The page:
Australia REFUSES Afghanistan Test after Taliban banned women playing
Australia ‘REFUSES’ to play Test cricket match against Afghanistan after the Taliban ‘banned women from playing’ as it ‘shows their bodies’
- Cricket Australia to scrap Afghanistan Test over Taliban ban on women’s sport
- Taliban say women’s bodies could be exposed which is forbidden under Islam
- First ever Test with Afghanistan was due to begin in Hobart on November 27
Cricket Australia appears to have given in to pressure not to play its planned test match with Afghanistan after outrage met Taliban comments mocking and banning women’s sport.
Following the International Cricket Council’s statement expressing concern over the end of women’s cricket in Afghanistan, plus state and commonwealth government reaction, CA said it had ‘no alternative’ but to cancel.
Cricket Australia earlier issued a statement last week saying it planned to proceed with the test after the Taliban said the Afghanistan team could honour existing commitments – despite grave fears over the regime’s treatment of women.
Steve Smith (pictured) and the Baggy Greens now look unlikely to play the planned historic first Test against Afghanistan after heavy pressure was applied to Cricket Australia from the ICC, plus state and Federal government
The Taliban said it was keen for Afghanistan to play Australia in men’s cricket – but later added that women had no need to play any sport and only need to go shopping (pictured, Afghan woman playing cricket in 2015)
The Test was scheduled to begin on November 27 in Hobart.
But outrage followed comments by the Taliban’s culture spokesman, Ahmadullah Wasiq, who told SBS Australia women can’t play any sport because their bodies may be seen.
‘It is the media era and there will be photos and videos and then people watch it. Islam and the Islamic Emirate do not allow women to play cricket or the kinds of sports where they get exposed.’
‘[Girls] do not need sport. They will get exposed and not follow the dress code and Islam does not allow that.’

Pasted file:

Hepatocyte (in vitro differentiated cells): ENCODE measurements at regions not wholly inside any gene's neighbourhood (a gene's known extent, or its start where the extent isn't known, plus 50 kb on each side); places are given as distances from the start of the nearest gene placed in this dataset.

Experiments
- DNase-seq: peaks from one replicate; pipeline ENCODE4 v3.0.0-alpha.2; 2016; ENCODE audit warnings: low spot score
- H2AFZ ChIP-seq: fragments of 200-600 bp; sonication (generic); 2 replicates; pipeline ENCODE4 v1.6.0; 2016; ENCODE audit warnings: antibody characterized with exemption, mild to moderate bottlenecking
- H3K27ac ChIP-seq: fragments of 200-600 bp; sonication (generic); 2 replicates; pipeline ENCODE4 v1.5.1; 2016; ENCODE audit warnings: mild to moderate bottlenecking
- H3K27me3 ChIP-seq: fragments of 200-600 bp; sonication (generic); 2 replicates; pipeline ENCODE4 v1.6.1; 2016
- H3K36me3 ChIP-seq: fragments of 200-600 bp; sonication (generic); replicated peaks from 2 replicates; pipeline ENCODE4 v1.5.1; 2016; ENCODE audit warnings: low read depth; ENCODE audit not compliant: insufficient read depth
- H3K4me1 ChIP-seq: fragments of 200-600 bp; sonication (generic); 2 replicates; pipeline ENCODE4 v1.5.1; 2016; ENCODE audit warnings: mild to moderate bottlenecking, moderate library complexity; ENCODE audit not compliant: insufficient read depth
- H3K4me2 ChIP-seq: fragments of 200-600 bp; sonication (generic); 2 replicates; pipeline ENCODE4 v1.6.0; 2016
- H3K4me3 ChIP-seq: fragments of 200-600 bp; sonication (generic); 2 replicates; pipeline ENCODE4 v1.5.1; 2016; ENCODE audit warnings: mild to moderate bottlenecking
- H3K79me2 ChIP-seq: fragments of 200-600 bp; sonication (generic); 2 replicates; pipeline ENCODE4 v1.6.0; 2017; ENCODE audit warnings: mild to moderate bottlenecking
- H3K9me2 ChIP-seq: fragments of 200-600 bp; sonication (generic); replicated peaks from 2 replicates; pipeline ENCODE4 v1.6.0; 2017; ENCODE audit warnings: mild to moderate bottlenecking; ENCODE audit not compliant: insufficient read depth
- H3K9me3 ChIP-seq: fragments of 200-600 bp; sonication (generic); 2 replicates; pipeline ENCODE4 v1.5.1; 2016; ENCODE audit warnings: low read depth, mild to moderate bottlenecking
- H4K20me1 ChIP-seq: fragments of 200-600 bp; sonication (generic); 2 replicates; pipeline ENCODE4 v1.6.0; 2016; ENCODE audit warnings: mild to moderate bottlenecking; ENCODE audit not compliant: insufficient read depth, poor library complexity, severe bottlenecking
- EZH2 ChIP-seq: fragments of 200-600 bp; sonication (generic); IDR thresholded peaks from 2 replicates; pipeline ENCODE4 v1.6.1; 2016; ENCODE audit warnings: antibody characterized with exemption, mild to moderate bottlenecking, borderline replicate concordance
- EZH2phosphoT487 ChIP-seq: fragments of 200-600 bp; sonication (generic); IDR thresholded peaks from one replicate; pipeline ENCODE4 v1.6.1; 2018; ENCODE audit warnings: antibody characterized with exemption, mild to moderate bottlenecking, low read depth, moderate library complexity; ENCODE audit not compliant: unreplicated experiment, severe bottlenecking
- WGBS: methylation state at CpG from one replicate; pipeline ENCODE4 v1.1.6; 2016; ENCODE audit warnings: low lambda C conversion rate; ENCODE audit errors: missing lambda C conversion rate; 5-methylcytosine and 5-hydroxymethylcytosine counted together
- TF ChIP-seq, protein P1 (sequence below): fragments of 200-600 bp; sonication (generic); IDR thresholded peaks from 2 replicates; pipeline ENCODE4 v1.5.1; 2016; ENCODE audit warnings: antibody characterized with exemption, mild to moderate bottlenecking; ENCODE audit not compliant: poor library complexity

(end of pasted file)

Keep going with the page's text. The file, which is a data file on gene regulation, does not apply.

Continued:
He said women only needed to go outside for things such as ‘shopping’ and that Islamic rules would not be changed.
Women’s sports participation in Afghanistan increased after the 2001 fall of the Taliban, but was immediately set back decades as the hardline Islamists steamrolled their way back to power this month.
According to the BBC, female cricketers had been warned by members of the Taliban not to try and play cricket again and that they would be targeted if they did.
The ICC quickly responded with ‘concern’ noting that Afghanistan’s status would now be reconsidered.
‘The ICC is committed to the long-term growth of women’s cricket.’
Women’s cricket was growing in Afghanistan and is strongly supported by the ICC – until the Taliban mocked the idea of it (pictured, a female cricketer in Kabul before the Taliban took power)
The development of women’s cricket has led to superstars such as Australia’s Ellyse Perry (pictured)
Tasmanian Premier Peter Gutwein said the Taliban’s comments about women’s sport were ‘a disgrace’ and that the Test should be scrapped.
‘I would hope that under the current circumstances that the ICC and Cricket Australia would make the right decision in this case,’ Mr Gutwein said.
Australian Federal sports minister Richard Colbeck said the Taliban’s comments were ‘appalling’.
Trade Minister Dan Tehan said Australians are ‘absolutely abhorred’ by the idea women can’t play sport and he added that Australia’s sporting codes ‘will have to think about and look at very carefully’.
CA released a statement on Wednesday, coming after pressure piled on it from several other organisations.
An Afghan woman bowls during a game of cricket at the grounds of the stadium in Herat in 2015 (pictured). Women’s sports participation in Afghanistan increased after the 2001 fall of the hardline Islamist Taliban
‘If recent media reports that women’s cricket will not be supported in Afghanistan are substantiated, Cricket Australia would have no alternative but to not host Afghanistan for the proposed Test Match due to be played in Hobart,’ CA said in a statement.
‘We thank the Australian and Tasmanian Governments for their support on this important issue.
‘Driving the growth of women’s cricket globally is incredibly important to Cricket Australia.’
‘Our vision for cricket is that it is a sport for all and we support the game unequivocally for women at every level.’
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